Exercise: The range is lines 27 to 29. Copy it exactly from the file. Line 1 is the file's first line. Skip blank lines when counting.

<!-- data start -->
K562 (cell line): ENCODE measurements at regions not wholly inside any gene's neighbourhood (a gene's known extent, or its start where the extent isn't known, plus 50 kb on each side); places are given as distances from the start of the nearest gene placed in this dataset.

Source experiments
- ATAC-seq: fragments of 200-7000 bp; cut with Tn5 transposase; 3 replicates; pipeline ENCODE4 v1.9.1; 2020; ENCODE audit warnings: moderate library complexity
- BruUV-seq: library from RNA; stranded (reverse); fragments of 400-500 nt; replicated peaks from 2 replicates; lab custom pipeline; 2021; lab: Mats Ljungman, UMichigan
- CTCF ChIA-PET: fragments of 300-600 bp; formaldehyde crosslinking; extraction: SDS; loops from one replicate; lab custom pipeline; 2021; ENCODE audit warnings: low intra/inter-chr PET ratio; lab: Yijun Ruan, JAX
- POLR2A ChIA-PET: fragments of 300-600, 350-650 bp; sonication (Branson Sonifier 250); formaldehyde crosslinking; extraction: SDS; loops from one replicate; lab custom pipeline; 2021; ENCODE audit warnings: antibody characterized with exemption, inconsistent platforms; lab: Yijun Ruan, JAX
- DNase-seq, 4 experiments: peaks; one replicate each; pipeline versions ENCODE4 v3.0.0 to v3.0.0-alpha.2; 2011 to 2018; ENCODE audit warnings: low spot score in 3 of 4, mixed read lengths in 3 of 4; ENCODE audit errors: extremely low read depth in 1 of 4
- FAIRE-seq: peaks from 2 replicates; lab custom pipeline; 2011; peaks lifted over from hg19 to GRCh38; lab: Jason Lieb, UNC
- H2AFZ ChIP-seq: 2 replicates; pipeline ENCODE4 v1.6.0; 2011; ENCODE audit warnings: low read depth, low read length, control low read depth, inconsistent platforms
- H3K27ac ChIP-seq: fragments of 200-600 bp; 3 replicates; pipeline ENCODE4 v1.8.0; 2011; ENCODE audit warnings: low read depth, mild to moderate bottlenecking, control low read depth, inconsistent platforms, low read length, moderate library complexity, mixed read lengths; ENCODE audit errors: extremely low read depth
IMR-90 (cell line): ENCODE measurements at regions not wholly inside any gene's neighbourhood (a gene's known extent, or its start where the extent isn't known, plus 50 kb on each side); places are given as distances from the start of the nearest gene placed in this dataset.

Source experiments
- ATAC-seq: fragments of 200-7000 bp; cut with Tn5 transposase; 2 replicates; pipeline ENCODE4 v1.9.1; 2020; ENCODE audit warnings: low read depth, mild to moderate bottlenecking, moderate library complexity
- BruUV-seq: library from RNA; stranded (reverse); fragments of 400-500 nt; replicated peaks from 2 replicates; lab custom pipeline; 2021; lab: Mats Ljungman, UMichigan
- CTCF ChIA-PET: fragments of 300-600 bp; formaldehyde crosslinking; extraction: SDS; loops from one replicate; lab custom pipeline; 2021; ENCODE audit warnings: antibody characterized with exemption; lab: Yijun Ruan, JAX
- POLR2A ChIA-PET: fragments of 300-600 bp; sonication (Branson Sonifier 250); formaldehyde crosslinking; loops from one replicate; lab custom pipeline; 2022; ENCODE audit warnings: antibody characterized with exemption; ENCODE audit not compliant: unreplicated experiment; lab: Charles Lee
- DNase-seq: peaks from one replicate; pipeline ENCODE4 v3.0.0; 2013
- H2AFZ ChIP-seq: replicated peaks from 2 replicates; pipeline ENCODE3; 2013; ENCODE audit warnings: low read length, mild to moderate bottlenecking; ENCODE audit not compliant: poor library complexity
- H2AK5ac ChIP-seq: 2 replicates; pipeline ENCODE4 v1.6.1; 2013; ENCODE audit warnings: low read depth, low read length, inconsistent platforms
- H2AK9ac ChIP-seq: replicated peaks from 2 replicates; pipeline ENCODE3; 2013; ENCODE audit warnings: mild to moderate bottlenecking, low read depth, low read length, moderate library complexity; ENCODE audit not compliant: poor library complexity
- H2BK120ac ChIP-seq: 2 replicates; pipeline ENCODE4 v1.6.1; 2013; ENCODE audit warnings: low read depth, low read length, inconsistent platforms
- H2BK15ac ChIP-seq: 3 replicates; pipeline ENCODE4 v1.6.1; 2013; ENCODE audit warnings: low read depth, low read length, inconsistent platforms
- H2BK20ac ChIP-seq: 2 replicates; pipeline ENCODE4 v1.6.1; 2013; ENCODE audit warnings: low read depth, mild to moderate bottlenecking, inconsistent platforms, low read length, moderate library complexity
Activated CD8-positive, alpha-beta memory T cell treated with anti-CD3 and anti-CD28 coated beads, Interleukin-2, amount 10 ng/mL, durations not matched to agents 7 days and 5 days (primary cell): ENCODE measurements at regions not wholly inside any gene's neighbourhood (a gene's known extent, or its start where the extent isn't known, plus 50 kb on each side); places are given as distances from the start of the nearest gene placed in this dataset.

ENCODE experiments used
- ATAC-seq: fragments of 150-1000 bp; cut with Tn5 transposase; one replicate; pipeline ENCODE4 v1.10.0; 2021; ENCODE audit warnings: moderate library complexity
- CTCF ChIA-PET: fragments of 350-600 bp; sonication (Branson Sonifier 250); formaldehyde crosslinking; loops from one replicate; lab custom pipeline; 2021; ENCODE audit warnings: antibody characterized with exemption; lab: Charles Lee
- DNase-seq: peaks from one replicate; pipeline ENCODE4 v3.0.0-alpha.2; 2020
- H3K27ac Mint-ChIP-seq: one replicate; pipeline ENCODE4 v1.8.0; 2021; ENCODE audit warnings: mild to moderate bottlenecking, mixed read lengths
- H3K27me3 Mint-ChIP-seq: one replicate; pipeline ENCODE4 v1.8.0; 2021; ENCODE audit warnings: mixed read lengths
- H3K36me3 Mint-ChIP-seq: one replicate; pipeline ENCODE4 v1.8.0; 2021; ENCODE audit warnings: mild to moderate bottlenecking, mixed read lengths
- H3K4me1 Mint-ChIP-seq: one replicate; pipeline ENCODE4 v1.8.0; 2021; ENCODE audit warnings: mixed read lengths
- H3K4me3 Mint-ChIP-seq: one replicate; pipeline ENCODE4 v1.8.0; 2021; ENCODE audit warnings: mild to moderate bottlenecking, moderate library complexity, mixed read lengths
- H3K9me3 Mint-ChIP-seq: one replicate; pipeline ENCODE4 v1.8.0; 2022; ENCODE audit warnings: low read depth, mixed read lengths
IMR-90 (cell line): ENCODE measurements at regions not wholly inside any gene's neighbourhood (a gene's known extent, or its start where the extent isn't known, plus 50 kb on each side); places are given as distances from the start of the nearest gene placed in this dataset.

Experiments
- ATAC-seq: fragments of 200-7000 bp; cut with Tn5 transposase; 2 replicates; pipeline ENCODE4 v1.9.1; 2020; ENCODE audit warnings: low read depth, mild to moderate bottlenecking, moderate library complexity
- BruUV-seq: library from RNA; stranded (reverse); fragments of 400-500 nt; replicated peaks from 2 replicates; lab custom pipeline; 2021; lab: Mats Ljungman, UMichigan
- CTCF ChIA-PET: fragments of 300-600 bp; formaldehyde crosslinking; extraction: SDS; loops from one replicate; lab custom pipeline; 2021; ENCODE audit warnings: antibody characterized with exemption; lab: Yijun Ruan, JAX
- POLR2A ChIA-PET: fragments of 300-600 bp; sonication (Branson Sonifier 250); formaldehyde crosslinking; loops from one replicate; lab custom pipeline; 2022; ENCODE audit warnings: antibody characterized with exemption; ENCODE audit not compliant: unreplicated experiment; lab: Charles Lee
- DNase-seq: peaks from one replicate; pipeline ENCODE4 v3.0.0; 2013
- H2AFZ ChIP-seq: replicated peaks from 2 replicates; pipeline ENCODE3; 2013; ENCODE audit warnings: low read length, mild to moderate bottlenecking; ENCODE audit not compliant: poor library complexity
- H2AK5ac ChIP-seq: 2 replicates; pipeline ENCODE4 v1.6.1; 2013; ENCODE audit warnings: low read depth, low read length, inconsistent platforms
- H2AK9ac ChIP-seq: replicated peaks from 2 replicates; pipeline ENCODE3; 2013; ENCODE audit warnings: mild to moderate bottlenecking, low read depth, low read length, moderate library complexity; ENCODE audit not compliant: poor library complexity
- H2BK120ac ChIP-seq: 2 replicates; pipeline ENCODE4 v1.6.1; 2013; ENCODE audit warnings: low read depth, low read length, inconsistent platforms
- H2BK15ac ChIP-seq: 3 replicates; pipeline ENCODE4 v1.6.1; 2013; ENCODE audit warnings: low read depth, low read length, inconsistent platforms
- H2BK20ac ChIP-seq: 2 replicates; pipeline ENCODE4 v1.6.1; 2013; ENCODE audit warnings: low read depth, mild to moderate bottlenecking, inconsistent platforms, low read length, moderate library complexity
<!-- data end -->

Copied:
- CTCF ChIA-PET: fragments of 350-600 bp; sonication (Branson Sonifier 250); formaldehyde crosslinking; loops from one replicate; lab custom pipeline; 2021; ENCODE audit warnings: antibody characterized with exemption; lab: Charles Lee
- DNase-seq: peaks from one replicate; pipeline ENCODE4 v3.0.0-alpha.2; 2020
- H3K27ac Mint-ChIP-seq: one replicate; pipeline ENCODE4 v1.8.0; 2021; ENCODE audit warnings: mild to moderate bottlenecking, mixed read lengths